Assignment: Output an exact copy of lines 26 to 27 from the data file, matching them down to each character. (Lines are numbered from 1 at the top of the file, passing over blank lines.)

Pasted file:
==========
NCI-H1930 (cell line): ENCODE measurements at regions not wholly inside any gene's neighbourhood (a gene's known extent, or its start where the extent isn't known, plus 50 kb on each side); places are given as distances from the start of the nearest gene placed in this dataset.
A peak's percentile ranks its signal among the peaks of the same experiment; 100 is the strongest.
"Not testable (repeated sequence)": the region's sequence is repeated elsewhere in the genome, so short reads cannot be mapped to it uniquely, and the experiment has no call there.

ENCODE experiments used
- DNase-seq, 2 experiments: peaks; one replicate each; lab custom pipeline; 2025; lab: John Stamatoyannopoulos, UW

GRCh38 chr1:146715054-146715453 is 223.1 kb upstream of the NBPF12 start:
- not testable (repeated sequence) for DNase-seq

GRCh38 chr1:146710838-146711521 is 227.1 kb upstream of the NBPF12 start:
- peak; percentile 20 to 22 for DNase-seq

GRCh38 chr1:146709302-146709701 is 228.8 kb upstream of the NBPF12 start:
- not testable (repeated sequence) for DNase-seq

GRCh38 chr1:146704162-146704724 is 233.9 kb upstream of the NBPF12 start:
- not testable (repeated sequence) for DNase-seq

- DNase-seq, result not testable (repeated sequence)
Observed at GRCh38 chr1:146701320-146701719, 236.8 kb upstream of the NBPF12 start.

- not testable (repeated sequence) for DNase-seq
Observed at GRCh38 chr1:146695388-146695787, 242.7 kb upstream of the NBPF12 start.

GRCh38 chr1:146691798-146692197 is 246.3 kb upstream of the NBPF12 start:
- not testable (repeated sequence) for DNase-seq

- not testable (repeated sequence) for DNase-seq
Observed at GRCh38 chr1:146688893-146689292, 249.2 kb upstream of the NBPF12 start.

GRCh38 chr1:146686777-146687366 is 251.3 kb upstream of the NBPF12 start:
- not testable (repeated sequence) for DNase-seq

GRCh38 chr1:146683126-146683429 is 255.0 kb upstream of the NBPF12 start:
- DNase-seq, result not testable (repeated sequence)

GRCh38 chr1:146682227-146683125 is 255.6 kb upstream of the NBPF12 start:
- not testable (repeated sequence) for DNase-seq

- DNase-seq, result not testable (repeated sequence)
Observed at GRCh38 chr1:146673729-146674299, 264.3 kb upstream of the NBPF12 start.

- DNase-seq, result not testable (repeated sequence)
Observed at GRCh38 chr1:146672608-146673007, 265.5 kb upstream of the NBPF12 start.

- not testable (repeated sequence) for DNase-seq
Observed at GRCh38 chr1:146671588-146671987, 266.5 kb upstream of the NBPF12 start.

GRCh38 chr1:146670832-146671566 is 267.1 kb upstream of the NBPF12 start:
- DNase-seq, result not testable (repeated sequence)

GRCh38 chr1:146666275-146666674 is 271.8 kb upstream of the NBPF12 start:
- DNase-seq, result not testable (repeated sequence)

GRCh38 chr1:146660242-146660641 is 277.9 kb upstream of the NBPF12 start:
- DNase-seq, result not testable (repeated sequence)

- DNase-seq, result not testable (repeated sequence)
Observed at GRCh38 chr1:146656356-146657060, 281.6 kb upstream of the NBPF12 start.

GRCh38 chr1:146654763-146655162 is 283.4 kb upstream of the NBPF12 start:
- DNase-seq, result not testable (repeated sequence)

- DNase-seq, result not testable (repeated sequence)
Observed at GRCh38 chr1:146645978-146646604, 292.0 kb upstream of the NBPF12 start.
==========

GRCh38 chr1:146682227-146683125 is 255.6 kb upstream of the NBPF12 start:
- not testable (repeated sequence) for DNase-seq